The next step to the solo album Zummo with an X was logic, it also involves Arthur Russell and shares the atmosphere of some of Russell’s more intimate work. Song IV (trio) contained on this collection is an excellent example of the chemistry between Zummo, Russell and Mustafa Ahmed. Zummo’s later work is a progress from the compositions on Zummo with an X. His latest release is 2016’s Dress Code (Don’t Look At My Car) on the Optimo Music label run by JD Twitch.
How do you work as a composer? Do you use scores, give instructions or ideas in advance? Are the musicians restricted or rather free?
Lately I’ve come to think of composition as pre-planning for the event. This can take any form, but it’s always more interesting than just improvising. I find my ideas in my daily workouts with the instrument, or while walking, or maybe I just hear something internally. I notate these ideas precisely in terms of pitch and rhythm, and date the sketch along with any other information. I resist the temptation to normalize any oddities, keeping the off-the-beat quality, for example, rather than adjusting to a more normal style of notation. I might give a page of these to musicians to read, but increasingly I’m working at further development of the ideas by analyzing the pitch set and extracting a mode, and thus writing a bass line or harmonic accompaniment.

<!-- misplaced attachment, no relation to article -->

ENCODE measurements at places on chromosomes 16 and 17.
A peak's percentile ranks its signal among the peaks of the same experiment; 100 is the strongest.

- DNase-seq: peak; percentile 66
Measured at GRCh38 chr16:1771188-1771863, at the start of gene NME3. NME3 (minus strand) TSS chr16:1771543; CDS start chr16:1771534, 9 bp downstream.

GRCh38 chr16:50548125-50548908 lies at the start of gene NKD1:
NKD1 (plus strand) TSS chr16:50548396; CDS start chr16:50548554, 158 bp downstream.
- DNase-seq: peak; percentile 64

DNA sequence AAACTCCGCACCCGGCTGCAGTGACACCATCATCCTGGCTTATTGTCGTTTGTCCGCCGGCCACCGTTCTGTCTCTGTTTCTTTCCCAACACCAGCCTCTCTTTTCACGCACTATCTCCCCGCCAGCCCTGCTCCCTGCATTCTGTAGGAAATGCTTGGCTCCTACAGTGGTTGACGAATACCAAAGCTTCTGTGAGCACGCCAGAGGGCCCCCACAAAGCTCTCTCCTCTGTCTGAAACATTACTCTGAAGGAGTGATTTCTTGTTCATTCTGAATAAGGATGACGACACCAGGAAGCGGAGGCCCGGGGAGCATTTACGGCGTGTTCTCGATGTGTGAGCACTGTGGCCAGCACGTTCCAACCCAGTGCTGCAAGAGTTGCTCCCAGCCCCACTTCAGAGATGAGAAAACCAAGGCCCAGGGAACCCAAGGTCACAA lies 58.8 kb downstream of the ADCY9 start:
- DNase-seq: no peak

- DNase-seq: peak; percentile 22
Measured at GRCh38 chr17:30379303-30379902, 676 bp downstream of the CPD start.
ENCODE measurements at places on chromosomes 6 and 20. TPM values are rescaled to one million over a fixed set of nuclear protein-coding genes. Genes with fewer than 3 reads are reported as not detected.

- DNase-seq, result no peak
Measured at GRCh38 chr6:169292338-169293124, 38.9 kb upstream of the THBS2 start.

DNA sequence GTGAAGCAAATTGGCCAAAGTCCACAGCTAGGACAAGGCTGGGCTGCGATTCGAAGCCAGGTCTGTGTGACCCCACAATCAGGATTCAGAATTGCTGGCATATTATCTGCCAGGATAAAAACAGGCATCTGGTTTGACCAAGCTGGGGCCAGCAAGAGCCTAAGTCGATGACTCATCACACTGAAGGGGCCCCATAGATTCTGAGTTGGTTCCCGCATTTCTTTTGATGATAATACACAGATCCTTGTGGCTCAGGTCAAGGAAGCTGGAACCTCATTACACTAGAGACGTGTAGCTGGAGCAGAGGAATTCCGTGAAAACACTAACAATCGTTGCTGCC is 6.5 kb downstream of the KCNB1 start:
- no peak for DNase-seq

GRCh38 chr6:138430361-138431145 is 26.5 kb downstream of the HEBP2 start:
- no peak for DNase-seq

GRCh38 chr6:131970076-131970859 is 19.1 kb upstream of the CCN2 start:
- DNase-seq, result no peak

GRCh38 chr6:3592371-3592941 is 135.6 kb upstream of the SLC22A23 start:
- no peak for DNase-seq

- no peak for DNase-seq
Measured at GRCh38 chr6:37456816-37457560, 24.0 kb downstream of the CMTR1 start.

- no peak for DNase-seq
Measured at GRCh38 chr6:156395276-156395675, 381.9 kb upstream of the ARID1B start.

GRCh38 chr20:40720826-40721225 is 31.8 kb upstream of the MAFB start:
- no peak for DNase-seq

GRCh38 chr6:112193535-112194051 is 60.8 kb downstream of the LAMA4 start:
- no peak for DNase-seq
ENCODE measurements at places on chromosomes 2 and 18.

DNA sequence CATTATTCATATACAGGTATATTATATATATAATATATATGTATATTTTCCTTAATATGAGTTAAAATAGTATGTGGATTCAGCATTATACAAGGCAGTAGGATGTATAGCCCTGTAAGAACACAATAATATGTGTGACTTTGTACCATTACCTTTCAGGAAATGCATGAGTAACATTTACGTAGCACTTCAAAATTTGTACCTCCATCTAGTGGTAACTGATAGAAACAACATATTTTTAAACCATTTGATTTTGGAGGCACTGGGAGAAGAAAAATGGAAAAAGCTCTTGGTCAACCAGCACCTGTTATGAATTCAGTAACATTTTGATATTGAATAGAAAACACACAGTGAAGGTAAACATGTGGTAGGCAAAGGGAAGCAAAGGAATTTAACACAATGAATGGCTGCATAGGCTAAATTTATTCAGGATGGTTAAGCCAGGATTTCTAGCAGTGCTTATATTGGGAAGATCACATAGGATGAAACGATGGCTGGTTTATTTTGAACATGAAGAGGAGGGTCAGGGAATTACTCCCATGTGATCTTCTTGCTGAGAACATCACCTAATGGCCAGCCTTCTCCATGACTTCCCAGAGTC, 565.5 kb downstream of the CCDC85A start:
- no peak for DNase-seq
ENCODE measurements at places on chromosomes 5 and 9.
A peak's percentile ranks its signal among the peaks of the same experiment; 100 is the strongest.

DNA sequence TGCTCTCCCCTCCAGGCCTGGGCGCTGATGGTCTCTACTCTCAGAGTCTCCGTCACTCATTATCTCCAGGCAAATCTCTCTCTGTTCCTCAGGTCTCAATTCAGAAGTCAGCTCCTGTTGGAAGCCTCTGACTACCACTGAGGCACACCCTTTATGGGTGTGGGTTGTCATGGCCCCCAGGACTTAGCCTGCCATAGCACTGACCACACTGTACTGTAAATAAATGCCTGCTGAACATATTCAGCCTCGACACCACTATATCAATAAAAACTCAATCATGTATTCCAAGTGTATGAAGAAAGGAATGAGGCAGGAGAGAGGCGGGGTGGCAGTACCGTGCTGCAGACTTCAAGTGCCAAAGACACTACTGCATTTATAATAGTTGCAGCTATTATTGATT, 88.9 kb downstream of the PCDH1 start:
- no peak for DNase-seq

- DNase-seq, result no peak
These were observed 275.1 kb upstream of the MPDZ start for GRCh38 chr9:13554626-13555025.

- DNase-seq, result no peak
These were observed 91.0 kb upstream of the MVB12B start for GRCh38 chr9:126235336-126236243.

The musicians are restricted by the information and instructions I present, and are therefore freer than they would be if they were just free to engage in their habits.
Are there any main ideas or do you maintain a philosophy in your musicianship?
I try to keep the drama out of the music. Working the musical system will give you all the drama you seek. I try to keep it clean and to use devices such as bending notes, vibrato, and so on tastefully. I also get confused, and friends tell me that I’m hypercritical, but when I listen to casual recordings of performances, I find things that I want to change and improve at the next performance.